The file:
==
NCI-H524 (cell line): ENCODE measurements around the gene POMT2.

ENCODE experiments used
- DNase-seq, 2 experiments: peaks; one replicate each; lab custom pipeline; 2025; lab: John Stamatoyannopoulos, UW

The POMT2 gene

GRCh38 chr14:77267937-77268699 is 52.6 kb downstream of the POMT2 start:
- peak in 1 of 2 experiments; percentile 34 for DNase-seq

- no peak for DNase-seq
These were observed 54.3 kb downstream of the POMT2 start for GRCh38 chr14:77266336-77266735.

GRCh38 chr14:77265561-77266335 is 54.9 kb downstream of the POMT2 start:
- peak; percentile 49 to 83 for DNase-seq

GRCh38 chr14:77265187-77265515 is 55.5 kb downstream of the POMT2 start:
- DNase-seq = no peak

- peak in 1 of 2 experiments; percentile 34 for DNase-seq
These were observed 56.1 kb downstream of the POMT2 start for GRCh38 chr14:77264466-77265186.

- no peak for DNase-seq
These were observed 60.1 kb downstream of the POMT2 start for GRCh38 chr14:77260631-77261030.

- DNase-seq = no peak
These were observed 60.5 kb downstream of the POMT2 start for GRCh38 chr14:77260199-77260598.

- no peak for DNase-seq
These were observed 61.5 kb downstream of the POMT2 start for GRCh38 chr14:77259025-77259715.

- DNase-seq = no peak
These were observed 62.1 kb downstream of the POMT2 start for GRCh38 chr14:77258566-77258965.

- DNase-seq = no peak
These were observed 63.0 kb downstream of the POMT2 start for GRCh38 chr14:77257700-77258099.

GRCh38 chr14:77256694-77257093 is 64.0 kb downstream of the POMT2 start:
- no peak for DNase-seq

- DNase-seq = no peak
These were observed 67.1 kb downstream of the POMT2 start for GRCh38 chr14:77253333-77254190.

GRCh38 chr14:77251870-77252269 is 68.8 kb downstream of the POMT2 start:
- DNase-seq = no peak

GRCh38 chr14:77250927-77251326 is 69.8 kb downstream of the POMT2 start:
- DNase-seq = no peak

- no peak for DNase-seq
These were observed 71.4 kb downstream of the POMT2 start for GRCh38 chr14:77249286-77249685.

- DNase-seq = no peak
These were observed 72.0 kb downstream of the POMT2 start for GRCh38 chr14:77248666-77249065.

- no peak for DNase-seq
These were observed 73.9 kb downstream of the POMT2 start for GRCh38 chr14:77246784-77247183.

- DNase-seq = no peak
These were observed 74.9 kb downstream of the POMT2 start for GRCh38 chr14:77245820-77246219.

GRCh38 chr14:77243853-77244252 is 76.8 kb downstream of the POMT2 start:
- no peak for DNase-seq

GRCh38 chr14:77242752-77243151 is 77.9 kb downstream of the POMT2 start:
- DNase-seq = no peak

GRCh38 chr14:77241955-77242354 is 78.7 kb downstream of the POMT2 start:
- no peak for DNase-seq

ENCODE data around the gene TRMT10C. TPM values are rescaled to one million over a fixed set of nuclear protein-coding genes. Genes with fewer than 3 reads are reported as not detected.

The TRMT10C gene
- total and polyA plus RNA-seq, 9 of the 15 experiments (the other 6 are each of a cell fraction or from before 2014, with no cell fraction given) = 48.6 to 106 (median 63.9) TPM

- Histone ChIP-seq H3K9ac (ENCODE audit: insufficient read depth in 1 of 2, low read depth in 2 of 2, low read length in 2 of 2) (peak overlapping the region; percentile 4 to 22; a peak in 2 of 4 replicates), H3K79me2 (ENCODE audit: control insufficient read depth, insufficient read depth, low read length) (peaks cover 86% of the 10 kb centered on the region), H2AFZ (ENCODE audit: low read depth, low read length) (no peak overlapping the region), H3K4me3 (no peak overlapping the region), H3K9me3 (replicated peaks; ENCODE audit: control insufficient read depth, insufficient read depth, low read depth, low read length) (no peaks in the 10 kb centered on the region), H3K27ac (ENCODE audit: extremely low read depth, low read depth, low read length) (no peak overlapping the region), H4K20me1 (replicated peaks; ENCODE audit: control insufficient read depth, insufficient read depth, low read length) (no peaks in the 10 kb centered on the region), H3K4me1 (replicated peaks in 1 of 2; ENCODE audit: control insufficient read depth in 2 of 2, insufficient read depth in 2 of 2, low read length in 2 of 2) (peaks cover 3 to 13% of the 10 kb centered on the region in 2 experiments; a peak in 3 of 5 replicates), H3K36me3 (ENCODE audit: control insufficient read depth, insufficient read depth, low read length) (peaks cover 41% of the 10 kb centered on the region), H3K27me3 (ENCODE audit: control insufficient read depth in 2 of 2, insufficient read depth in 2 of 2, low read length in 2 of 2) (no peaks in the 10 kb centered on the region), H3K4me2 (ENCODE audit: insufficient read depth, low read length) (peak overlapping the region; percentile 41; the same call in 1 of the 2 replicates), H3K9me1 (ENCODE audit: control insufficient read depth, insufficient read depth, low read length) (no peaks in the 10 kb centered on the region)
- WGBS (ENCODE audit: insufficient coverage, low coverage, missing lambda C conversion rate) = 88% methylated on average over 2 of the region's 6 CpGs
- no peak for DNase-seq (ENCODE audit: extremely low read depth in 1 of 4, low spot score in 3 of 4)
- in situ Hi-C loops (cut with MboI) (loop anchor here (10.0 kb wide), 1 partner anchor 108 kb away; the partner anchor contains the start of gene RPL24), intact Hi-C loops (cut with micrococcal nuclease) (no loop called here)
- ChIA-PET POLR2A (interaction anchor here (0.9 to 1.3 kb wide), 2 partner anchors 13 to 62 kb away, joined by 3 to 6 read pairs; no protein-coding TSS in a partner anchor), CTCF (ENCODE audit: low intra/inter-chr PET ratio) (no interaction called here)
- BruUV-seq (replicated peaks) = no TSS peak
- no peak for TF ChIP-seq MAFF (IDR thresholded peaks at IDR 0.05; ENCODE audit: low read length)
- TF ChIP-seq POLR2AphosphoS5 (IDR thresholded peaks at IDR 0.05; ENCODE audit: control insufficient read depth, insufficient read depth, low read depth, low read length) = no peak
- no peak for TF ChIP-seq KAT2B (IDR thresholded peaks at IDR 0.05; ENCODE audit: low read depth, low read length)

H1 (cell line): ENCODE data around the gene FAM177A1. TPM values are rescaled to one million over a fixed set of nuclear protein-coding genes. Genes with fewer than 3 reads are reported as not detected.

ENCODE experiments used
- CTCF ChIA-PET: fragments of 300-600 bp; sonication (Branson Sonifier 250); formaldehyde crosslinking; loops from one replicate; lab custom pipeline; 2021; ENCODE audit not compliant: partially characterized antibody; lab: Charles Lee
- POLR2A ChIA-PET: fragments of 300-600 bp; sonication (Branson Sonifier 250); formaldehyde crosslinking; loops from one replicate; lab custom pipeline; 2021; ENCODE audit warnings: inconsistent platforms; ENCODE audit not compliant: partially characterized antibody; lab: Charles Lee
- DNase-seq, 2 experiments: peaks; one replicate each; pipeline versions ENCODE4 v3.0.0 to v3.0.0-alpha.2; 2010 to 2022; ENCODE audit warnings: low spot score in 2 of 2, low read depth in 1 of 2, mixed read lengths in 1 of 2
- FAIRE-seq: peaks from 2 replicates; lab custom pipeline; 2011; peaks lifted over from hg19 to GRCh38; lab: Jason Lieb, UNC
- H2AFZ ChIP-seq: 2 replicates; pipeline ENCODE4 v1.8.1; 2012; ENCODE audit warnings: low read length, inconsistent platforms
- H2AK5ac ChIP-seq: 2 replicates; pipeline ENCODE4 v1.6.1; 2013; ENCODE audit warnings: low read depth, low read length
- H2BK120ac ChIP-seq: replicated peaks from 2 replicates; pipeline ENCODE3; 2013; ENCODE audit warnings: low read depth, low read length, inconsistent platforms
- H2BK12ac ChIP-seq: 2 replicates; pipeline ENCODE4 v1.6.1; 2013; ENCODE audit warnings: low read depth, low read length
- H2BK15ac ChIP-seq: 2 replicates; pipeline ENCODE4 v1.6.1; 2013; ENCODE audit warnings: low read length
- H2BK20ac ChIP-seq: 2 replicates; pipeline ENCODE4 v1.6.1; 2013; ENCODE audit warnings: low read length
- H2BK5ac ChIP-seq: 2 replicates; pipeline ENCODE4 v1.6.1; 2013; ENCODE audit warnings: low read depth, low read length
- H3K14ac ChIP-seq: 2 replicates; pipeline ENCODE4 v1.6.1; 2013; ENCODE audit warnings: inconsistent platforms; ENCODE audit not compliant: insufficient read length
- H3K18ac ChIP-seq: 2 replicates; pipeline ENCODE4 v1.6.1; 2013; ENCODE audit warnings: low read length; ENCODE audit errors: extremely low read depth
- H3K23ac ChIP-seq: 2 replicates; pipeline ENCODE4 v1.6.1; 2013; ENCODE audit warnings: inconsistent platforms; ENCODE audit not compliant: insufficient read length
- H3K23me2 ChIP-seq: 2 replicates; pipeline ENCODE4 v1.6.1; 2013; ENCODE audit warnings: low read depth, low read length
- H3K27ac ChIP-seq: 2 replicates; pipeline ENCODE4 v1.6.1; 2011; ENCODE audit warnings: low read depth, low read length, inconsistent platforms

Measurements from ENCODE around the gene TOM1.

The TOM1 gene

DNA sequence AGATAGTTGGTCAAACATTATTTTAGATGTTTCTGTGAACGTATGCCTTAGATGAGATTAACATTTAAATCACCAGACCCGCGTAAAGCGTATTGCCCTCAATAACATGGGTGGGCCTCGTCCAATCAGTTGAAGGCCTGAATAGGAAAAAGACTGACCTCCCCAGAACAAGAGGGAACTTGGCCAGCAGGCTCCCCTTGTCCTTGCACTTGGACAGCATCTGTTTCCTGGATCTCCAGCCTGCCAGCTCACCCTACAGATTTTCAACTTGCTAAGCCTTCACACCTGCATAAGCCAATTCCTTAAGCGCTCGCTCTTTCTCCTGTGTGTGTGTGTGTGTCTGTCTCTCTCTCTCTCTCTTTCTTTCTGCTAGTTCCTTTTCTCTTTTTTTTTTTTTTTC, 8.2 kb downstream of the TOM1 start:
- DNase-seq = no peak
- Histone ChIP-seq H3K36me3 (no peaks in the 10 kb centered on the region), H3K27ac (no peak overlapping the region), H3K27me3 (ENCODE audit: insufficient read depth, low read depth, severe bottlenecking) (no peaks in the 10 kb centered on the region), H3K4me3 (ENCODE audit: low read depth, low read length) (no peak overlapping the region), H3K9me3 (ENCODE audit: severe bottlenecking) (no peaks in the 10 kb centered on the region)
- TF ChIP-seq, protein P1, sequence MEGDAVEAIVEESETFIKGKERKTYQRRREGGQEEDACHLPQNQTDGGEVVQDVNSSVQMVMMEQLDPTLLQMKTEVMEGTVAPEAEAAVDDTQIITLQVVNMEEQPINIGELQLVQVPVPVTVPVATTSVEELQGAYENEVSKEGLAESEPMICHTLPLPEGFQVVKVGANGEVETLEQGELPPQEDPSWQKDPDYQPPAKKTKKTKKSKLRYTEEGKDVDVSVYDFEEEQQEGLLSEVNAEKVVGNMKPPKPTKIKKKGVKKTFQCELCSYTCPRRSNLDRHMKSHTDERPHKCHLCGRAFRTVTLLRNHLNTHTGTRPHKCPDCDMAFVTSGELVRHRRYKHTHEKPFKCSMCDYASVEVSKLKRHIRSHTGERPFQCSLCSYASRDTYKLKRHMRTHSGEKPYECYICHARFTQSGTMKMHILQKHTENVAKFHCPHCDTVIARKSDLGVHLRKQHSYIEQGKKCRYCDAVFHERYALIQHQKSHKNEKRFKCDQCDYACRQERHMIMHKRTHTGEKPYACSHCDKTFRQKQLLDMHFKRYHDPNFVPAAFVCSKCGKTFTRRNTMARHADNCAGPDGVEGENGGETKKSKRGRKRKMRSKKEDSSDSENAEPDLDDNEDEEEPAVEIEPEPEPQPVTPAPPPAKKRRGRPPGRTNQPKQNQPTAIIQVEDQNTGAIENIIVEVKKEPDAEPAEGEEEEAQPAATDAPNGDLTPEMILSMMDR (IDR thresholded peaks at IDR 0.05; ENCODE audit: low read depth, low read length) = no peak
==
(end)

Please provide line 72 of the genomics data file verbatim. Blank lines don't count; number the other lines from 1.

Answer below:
- H3K14ac ChIP-seq: 2 replicates; pipeline ENCODE4 v1.6.1; 2013; ENCODE audit warnings: inconsistent platforms; ENCODE audit not compliant: insufficient read length